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As a heat wave sweeps through large swaths of Australia, the authorities are on high alert for drownings as Australians flock to the beach to cool down.
Australia is a country of swimmers and beachgoers, where many children are corralled — sometimes unhappily, if you’re anything like me — into learning at least the basics of how to swim and float. But in the last two years, the country has experienced a spike in the number of drownings.
Nationwide, 145 people drowned in the summer of 2021-2022, according to the Royal Life Saving Society of Australia, representing a 44 percent increase on the 10-year-average. And this year, New South Wales is having “one of our worst summers on record,” with 23 drownings since Dec. 1, according to Surf Lifesavers New South Wales, surpassing last year’s numbers for the same period. This is despite the nationwide number of drowning deaths being lower than last year, according to preliminary figures from Royal Life Saving.
Experts say the increase can be blamed on a combination of canceled swimming lessons during the pandemic and an increase in the number of people swimming at remote locations with no lifeguards.
“One reason is that pools were closed for a period of time over 2020 and 2021,” said Stacey Pidgeon, the national manager of research and policy at Royal Life Saving, “which means that not only did children miss out on vital swimming education, but adults also couldn’t get to the pools for swim fitness.”
Although there had been a 20 percent increase in the number of children returning to swimming lessons post-pandemic, Ms. Pidgeon expressed concern over 7- to 12-year-old children, in particular, who were not returning.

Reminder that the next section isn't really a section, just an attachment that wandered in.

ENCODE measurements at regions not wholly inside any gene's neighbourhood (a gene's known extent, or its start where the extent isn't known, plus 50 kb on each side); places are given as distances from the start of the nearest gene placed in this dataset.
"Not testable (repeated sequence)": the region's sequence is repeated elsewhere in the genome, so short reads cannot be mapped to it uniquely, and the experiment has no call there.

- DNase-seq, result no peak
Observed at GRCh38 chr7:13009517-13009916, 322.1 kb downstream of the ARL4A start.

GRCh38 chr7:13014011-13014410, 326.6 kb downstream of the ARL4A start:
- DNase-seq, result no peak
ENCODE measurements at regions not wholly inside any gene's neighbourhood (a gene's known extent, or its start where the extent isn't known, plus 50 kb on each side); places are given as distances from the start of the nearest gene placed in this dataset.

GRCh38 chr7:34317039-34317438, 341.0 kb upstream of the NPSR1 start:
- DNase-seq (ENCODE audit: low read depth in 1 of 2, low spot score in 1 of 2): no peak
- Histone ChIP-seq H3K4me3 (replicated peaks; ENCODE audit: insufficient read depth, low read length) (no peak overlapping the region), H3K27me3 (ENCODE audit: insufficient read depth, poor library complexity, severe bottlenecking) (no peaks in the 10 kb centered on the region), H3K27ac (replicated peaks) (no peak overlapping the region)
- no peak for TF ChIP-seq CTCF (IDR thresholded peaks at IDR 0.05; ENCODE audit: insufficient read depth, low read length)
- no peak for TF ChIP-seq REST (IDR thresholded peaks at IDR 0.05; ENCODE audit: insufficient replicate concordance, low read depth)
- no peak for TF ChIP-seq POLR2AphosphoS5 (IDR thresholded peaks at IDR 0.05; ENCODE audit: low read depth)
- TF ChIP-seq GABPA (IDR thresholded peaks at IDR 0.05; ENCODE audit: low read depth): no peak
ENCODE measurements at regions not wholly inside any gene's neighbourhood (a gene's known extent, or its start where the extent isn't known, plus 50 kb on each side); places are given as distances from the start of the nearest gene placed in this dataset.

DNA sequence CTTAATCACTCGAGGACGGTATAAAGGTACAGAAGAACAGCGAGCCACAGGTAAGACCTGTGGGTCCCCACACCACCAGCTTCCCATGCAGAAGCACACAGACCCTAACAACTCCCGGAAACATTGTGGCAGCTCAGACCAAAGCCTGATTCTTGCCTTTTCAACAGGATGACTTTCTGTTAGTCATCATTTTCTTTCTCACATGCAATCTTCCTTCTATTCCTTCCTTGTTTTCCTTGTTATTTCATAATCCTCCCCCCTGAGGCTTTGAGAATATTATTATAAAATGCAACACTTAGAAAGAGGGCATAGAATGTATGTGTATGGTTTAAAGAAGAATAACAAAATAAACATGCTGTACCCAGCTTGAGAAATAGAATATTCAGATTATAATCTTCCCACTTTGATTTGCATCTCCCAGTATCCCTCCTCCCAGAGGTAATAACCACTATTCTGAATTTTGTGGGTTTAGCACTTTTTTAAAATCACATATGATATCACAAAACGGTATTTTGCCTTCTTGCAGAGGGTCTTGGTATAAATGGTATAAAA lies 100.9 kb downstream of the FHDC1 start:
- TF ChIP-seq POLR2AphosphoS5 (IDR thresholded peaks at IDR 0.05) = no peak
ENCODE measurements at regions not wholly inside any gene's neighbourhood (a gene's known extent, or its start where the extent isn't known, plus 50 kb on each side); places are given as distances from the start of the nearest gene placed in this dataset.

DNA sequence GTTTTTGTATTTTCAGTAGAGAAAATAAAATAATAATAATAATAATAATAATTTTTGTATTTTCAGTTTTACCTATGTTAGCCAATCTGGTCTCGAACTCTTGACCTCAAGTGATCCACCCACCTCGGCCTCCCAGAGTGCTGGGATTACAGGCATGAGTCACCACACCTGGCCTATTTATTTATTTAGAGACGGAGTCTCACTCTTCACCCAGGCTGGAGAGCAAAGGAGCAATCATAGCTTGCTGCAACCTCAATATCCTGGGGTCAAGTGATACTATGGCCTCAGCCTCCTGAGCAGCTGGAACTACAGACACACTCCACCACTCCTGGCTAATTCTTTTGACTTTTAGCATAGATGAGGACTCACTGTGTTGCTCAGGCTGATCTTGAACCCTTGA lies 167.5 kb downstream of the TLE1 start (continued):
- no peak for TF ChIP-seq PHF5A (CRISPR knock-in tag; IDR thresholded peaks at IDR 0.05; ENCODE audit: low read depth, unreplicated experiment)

A report commissioned by Royal Life Saving last year estimated that 10 million swimming lessons were canceled in 2020 and 2021. Now, labor shortages and financial pressures from inflation are slowing the catch-up rates, leading to “generational impacts on drowning risk,” the report said.
“We’re concerned that older or primary school children may have missed out altogether or may not have had lessons in the past two years to give them the key water skills that we’d hope all children should have,” Ms. Pidgeon said.
Swimmers have also sought out more remote or less crowded swimming areas, which are often not patrolled by lifeguards, she added.
This summer, all the drowning deaths in New South Wales occurred on unpatrolled beaches, according to Surf Lifesaving New South Wales. Some experts have proposed updating the ubiquitous “swim between the flags” message Australians are taught, referring to the demarcated areas where lifeguards patrol.
“We simply have to do more, as the reality is that not everyone is listening to the ‘swim between the flags’ message,” wrote Rob Brander, a beach safety expert at the University of New South Wales. He added that it was unrealistic to expect swimmers to drive an extra 20 minutes away to get to a patrolled beach.
Instead, Professor Brander suggested, beachgoers could be taught how to take a more active role in assessing the safety risk at a potential swimming site for themselves. That includes gauging questions whether water conditions match one’s swimming abilities; looking for the presence of rip currents; and seeing if other swimmers or surfers are around.
This kind of risk assessment “should be engrained in our beachgoing culture in the same way that you automatically look both ways before crossing a road,” Professor Brander said.
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